This paper, the last in a series of four, describes the design, development, and implementation of an innovative professional development experience (PDE) for Infection Control Professionals (ICPs) within the Alberta Health Services (AHS) Infection Prevention and Control (IPAC) Program. The PDE sought to facilitate a paradigm shift in how ICPs think about and practice education in response to a call for action described in the first paper in this series [1]. The PDE was informed by and designed to respond to ICPs’ requests for opportunities to build their educational expertise and address their challenges, as described in the third paper in this series [2]. In response to many influences such as learning technologies, major changes are taking place regarding contemporary teaching and learning processes and it is important that ICPs build the necessary pedagogical expertise they need to respond to these changes.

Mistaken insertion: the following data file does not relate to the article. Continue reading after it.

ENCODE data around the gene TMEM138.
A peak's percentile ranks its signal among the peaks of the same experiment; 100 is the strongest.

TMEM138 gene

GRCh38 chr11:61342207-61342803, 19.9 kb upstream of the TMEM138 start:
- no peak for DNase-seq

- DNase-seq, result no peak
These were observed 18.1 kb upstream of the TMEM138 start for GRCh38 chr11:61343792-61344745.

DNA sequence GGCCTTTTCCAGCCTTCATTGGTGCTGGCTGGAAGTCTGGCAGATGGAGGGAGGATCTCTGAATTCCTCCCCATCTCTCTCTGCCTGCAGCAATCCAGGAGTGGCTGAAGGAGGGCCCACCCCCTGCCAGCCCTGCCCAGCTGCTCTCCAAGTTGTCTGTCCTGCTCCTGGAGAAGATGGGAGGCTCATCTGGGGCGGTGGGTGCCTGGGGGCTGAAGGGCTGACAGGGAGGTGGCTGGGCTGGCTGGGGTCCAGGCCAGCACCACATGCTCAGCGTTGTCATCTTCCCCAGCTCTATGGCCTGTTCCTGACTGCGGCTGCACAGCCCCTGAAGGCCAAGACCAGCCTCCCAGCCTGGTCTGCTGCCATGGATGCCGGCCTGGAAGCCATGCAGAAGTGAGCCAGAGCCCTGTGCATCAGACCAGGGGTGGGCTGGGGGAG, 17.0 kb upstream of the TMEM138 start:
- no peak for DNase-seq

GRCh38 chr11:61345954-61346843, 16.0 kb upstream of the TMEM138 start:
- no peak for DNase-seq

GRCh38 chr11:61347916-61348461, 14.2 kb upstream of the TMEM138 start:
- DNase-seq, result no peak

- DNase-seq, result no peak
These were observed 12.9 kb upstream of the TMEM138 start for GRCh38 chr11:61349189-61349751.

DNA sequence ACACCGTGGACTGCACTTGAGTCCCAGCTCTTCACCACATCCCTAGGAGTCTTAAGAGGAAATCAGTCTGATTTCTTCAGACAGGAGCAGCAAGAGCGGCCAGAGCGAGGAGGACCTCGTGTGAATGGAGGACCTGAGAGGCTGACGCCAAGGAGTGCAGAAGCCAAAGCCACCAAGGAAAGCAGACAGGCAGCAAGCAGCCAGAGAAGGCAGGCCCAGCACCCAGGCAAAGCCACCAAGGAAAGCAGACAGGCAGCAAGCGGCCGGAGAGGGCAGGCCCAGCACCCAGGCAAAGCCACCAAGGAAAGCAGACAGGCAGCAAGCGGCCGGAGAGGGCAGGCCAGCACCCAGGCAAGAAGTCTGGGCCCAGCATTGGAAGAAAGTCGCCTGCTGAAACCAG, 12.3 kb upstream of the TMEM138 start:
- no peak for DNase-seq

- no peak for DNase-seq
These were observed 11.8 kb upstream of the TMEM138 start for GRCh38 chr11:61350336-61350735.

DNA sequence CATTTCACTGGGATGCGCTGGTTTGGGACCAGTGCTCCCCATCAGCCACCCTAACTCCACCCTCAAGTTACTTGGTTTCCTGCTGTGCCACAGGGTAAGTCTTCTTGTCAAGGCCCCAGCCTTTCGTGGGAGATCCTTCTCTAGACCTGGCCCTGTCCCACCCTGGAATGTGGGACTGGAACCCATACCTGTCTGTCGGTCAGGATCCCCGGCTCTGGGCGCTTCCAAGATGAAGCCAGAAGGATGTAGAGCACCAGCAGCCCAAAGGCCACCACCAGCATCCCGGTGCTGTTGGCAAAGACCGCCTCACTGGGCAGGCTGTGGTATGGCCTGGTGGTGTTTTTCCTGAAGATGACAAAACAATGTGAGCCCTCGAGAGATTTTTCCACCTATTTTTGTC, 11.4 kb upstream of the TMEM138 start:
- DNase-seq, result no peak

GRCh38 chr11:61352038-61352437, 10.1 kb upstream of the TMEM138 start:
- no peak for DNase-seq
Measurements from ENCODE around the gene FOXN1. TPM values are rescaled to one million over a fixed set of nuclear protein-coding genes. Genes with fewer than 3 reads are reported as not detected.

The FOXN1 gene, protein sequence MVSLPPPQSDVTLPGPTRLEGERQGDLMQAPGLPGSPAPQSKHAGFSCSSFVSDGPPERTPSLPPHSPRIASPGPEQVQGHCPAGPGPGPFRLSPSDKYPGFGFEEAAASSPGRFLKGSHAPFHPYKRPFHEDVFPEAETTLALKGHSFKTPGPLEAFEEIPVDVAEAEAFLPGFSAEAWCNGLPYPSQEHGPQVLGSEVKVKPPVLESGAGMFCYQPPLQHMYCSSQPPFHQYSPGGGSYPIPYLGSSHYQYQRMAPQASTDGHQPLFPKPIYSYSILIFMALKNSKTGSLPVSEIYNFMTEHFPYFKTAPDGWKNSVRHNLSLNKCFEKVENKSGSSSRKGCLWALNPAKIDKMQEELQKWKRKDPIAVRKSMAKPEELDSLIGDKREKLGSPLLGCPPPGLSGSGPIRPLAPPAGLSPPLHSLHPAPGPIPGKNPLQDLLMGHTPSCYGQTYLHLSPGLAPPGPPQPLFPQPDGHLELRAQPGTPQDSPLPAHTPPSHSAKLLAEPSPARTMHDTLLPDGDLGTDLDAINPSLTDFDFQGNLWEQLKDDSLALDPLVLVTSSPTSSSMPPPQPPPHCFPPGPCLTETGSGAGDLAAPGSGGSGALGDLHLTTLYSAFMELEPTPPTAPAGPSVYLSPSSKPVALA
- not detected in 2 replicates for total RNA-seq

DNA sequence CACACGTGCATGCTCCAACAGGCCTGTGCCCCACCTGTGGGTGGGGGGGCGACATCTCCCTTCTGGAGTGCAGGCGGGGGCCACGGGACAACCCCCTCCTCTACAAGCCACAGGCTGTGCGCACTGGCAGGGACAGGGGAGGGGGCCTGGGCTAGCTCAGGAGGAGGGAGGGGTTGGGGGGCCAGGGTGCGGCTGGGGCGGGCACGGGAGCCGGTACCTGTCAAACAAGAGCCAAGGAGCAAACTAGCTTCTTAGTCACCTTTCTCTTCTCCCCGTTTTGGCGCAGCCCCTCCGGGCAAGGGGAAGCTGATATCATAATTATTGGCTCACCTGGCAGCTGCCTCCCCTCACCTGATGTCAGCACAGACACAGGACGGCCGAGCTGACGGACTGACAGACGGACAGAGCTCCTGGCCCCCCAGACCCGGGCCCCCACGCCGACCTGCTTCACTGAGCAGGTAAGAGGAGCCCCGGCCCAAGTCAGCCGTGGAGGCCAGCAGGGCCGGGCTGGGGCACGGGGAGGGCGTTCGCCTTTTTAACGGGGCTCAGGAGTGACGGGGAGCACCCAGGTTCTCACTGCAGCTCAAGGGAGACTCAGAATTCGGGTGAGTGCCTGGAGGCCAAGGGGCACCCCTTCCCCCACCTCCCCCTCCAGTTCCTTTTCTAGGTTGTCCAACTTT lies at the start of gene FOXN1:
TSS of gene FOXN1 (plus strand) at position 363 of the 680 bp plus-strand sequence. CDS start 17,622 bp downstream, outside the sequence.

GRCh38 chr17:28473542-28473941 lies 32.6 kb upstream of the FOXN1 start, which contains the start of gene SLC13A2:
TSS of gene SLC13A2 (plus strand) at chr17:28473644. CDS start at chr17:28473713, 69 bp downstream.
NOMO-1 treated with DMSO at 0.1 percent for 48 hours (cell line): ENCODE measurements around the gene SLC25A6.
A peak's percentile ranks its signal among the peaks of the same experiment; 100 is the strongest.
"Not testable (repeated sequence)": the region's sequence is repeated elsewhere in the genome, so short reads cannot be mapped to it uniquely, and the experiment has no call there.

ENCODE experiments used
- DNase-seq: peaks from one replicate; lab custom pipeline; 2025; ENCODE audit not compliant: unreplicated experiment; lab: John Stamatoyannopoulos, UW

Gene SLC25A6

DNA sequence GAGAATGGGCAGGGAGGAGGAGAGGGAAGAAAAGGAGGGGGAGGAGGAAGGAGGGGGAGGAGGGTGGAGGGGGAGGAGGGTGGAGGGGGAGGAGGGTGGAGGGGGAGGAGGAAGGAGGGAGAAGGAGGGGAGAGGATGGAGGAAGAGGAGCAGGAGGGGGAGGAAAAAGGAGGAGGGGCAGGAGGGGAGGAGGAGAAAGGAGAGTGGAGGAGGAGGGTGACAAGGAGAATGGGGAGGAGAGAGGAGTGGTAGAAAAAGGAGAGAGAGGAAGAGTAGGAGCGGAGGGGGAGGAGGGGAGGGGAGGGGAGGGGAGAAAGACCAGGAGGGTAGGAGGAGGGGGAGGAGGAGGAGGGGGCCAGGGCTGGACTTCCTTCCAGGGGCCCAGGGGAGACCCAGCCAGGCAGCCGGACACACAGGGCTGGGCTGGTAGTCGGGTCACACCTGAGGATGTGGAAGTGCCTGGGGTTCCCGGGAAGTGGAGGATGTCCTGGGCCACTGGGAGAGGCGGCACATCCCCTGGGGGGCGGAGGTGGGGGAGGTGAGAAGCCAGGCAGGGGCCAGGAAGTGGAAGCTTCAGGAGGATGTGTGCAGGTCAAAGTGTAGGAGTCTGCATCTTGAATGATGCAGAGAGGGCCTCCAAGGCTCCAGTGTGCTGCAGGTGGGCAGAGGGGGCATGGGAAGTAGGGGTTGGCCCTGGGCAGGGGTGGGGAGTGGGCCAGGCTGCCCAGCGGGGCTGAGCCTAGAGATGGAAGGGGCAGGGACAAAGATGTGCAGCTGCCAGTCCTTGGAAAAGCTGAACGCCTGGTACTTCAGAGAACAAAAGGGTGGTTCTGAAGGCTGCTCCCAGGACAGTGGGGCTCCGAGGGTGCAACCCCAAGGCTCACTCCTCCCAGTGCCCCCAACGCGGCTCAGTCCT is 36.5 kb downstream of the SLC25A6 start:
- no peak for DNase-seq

Advances in technology, including the growing prevalence of networked mobile devices, have impacted our understanding and organization of teaching, including the place, space, and pace of where and how learning occurs [3-5]. One result is a greater focus on the concept of a learning ecology with increased attention to instructional design and what it means to learn [6, 7]. The workplace is increasingly becoming a place of learning, much of which occurs through informal learning processes [8]. Healthcare delivery is also becoming more complex, requiring learning that enables healthcare workers (HCWs) to adapt to ever-changing work environments and generate new knowledge to continuously improve their practice [9]. In the context of a modern learning society, and with the need for lifelong learning, conventional classroom-style education based on knowledge transfer is being challenged, particularly in workplace settings [10].